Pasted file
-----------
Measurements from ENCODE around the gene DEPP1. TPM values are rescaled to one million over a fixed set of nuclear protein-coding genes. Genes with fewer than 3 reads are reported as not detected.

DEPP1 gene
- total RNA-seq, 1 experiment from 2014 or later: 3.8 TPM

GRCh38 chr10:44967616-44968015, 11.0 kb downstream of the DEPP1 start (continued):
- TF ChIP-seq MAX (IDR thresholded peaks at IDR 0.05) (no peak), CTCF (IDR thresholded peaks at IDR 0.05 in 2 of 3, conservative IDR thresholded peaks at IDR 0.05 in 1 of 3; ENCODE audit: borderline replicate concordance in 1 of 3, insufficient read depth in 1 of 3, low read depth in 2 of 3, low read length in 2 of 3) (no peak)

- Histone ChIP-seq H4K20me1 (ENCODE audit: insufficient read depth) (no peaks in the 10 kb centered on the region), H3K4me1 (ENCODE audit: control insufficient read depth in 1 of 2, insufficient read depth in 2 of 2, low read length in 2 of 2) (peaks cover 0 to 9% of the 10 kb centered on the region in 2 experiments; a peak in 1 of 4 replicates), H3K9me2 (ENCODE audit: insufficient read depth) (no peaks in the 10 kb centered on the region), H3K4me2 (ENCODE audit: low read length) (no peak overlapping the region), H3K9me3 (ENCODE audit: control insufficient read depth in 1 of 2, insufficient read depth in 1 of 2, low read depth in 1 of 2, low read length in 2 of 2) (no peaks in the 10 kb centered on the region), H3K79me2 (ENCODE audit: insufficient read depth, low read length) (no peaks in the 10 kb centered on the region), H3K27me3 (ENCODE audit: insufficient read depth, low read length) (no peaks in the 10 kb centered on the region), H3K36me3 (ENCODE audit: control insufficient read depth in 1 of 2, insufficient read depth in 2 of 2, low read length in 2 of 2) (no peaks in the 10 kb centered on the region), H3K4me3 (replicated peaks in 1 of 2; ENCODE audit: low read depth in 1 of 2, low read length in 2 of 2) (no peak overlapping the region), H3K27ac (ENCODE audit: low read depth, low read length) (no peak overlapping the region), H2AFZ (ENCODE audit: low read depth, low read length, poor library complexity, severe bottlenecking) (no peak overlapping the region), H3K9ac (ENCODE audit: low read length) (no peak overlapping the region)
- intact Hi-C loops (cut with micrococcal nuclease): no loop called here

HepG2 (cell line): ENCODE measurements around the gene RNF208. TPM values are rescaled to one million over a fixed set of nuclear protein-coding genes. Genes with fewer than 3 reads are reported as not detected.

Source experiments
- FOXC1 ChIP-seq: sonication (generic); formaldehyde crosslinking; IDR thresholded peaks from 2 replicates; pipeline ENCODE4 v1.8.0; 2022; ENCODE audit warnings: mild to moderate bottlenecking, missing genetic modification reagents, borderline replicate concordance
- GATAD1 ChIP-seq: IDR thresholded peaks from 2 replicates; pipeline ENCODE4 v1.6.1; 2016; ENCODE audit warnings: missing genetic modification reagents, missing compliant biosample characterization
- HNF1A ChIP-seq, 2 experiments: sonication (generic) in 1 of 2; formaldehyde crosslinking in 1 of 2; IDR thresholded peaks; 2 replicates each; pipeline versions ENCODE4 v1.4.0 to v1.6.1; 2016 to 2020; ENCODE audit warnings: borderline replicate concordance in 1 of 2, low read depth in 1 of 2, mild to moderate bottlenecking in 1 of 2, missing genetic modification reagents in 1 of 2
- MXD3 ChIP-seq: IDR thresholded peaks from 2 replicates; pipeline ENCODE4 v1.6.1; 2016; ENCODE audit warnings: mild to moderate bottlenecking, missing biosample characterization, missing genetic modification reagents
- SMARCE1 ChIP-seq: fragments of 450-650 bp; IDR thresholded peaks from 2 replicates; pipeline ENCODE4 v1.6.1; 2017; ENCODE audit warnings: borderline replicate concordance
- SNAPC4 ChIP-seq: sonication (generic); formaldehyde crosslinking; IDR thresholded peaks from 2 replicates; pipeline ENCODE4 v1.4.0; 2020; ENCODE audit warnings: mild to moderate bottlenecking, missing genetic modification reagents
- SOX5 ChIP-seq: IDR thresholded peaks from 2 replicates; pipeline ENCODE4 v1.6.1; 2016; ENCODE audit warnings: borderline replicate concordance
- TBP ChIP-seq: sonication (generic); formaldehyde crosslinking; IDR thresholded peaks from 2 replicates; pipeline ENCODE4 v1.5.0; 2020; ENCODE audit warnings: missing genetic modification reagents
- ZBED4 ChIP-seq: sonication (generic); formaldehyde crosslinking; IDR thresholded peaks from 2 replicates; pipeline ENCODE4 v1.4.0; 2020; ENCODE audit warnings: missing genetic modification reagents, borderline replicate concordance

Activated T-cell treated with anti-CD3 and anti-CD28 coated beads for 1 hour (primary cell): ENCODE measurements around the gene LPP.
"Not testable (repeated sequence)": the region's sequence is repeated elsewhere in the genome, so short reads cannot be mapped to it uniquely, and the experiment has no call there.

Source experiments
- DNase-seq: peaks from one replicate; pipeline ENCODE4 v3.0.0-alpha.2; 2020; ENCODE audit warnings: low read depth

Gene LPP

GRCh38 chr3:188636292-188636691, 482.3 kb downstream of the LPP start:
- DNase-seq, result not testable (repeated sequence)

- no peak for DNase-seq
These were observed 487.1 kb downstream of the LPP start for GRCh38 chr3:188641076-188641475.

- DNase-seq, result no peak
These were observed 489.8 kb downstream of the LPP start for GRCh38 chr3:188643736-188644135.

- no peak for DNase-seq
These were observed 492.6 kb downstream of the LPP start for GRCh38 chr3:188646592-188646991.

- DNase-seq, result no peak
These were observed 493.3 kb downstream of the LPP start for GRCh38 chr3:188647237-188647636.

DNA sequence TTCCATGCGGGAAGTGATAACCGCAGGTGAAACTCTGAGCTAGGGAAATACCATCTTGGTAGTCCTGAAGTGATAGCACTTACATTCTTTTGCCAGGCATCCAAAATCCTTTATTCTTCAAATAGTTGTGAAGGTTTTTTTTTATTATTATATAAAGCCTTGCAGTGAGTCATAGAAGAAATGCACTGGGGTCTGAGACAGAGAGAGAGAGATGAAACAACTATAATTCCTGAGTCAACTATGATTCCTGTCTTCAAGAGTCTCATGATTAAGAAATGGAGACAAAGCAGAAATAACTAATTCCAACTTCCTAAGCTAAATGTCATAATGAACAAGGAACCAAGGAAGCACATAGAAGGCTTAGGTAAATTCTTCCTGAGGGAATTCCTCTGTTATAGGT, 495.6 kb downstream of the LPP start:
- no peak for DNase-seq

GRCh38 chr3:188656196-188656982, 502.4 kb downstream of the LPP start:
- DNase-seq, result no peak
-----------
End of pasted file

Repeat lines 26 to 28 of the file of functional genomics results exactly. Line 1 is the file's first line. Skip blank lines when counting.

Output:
- no peak for DNase-seq
These were observed 487.1 kb downstream of the LPP start for GRCh38 chr3:188641076-188641475.

- DNase-seq, result no peak